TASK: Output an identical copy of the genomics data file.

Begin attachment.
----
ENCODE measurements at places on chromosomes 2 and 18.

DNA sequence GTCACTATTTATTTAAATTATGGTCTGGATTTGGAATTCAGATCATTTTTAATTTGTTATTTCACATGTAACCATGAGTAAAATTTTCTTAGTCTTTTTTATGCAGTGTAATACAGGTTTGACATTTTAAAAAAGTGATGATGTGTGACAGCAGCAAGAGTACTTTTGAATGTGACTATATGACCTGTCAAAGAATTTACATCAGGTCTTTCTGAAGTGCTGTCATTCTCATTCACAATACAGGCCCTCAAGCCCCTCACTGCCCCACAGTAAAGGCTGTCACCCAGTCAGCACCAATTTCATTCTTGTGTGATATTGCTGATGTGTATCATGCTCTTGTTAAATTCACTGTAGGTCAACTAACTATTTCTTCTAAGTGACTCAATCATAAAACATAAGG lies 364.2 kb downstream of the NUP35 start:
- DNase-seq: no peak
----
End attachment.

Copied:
ENCODE measurements at places on chromosomes 2 and 18.

DNA sequence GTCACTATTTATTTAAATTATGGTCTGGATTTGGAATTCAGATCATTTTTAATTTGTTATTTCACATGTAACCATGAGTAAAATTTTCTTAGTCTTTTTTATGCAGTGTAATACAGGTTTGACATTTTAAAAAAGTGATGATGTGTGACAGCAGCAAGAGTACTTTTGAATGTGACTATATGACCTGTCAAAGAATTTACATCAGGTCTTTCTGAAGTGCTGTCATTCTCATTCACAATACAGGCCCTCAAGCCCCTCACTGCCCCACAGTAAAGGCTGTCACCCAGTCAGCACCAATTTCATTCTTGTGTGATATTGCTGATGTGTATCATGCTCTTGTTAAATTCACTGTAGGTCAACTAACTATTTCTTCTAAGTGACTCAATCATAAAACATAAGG lies 364.2 kb downstream of the NUP35 start:
- DNase-seq: no peak